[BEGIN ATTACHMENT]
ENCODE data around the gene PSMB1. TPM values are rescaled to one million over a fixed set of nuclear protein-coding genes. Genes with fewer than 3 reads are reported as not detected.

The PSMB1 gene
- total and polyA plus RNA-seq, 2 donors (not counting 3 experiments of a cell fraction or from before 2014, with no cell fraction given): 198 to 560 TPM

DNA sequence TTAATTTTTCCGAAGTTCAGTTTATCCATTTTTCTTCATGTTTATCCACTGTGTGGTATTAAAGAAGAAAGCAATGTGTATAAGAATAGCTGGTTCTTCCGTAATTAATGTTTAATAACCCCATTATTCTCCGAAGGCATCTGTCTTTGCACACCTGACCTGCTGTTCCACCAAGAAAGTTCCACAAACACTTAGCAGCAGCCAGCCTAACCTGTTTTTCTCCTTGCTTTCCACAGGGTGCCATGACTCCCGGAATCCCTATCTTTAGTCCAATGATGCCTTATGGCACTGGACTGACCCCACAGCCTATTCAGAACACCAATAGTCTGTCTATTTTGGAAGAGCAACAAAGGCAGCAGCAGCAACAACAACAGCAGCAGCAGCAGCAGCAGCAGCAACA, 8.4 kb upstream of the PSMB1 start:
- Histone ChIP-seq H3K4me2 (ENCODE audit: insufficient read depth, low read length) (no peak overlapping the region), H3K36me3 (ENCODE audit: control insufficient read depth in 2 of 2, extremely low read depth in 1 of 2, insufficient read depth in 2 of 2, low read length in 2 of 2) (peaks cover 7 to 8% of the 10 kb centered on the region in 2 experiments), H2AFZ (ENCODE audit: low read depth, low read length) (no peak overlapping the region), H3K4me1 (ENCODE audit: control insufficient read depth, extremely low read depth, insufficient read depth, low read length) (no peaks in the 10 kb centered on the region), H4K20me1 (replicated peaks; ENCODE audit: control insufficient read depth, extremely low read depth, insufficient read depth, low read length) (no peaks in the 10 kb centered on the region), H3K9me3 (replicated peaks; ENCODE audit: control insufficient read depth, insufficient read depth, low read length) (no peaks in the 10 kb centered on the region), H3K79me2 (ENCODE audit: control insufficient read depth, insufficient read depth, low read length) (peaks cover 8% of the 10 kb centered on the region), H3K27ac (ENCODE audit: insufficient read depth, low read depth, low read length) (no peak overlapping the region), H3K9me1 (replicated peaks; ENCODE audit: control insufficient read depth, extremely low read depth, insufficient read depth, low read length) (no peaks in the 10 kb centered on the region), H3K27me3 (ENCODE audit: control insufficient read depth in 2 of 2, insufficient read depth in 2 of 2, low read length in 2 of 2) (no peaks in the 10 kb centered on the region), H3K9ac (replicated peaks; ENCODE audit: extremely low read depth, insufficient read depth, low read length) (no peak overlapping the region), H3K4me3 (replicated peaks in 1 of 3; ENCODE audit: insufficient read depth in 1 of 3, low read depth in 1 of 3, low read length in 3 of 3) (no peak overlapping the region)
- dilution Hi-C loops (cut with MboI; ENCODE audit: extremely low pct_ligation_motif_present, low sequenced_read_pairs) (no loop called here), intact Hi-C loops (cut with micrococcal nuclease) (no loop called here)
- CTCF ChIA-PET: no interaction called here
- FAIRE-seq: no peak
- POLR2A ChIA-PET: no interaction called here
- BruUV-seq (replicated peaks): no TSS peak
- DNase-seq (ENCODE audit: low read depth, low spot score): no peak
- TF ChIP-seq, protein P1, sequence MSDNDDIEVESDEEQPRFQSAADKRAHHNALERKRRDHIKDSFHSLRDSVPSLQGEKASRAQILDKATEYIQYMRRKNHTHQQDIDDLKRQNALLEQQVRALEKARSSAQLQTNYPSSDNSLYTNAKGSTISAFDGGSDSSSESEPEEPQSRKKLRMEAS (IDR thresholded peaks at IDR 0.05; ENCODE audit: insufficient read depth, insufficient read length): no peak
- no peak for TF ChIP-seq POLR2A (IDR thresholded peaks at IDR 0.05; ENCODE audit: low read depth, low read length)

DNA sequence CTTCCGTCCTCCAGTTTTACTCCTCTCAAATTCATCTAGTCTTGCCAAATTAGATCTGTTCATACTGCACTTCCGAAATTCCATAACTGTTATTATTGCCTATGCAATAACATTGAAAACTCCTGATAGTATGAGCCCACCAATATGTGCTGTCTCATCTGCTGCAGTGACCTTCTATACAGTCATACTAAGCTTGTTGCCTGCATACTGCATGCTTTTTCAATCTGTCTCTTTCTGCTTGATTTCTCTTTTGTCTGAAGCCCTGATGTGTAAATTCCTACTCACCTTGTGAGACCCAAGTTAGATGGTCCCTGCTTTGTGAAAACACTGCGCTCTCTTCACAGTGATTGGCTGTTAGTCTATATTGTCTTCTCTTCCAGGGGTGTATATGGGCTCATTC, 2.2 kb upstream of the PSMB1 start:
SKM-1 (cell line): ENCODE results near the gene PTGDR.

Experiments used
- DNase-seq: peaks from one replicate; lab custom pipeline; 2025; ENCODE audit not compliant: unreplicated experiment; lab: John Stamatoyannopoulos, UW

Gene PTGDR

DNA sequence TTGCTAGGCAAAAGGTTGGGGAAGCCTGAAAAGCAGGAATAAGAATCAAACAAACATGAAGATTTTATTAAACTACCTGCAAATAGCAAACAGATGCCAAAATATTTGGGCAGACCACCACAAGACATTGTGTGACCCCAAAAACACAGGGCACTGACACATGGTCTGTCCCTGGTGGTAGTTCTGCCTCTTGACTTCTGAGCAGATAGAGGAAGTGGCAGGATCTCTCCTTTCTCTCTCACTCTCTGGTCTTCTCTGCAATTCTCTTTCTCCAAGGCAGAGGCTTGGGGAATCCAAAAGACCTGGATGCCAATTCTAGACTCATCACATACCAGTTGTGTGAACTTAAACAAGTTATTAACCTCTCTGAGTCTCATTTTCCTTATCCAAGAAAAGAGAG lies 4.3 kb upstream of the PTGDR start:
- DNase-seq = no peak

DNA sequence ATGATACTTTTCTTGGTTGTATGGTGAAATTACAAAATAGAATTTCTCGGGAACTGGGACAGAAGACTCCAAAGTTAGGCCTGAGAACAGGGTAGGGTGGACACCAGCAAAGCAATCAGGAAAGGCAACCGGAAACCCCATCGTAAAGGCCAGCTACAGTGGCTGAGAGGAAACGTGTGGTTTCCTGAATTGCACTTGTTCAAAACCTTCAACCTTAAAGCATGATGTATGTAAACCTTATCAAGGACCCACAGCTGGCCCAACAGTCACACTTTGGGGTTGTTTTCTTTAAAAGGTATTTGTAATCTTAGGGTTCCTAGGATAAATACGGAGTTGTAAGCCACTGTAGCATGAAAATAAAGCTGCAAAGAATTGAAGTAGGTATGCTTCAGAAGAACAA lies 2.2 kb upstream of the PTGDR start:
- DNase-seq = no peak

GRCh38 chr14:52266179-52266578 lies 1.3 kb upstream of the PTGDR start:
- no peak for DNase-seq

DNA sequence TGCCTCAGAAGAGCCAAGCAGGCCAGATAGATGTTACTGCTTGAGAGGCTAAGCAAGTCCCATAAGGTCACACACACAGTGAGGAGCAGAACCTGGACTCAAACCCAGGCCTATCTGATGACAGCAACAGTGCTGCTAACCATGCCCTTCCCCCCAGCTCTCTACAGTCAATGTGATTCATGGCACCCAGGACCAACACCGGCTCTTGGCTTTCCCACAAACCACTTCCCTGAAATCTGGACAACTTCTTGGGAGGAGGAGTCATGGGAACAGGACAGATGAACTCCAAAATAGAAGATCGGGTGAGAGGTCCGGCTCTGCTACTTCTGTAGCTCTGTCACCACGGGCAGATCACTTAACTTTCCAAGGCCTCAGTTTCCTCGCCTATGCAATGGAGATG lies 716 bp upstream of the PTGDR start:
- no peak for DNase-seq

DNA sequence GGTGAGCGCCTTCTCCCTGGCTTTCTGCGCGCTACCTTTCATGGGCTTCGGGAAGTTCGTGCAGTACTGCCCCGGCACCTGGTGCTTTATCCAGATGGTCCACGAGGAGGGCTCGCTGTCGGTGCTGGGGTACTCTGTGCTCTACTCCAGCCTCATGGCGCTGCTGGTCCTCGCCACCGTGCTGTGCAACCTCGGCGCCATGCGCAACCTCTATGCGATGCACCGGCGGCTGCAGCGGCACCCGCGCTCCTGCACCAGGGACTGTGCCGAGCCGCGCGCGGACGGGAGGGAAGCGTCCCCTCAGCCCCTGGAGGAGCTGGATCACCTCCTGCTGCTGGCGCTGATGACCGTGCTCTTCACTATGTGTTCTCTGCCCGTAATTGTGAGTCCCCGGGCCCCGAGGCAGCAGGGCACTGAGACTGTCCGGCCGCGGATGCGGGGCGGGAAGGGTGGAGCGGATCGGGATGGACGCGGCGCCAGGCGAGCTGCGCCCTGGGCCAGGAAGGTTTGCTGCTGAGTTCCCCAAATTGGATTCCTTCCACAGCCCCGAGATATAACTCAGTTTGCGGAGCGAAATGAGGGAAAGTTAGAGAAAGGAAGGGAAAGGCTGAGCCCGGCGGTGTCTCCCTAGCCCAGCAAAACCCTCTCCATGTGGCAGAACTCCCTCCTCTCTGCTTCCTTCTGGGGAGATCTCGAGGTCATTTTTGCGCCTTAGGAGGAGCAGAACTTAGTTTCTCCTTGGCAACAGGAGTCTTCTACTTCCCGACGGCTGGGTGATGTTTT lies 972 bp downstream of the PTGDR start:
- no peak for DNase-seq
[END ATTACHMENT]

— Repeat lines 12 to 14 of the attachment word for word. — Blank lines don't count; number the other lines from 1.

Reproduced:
- TF ChIP-seq, protein P1, sequence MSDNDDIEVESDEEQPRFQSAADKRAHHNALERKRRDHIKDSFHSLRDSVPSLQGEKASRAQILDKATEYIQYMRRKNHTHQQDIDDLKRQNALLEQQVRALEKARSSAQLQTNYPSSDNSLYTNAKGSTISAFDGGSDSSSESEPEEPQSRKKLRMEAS (IDR thresholded peaks at IDR 0.05; ENCODE audit: insufficient read depth, insufficient read length): no peak
- no peak for TF ChIP-seq POLR2A (IDR thresholded peaks at IDR 0.05; ENCODE audit: low read depth, low read length)

DNA sequence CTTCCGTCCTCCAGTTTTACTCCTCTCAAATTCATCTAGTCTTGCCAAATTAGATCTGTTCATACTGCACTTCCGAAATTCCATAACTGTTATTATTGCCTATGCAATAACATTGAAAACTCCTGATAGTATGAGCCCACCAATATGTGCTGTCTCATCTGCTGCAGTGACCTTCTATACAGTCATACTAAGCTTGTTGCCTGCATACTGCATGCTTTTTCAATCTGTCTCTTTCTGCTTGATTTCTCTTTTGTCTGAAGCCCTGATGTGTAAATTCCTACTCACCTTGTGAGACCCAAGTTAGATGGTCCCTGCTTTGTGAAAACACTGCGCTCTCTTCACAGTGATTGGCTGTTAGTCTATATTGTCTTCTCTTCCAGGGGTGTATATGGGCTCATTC, 2.2 kb upstream of the PSMB1 start: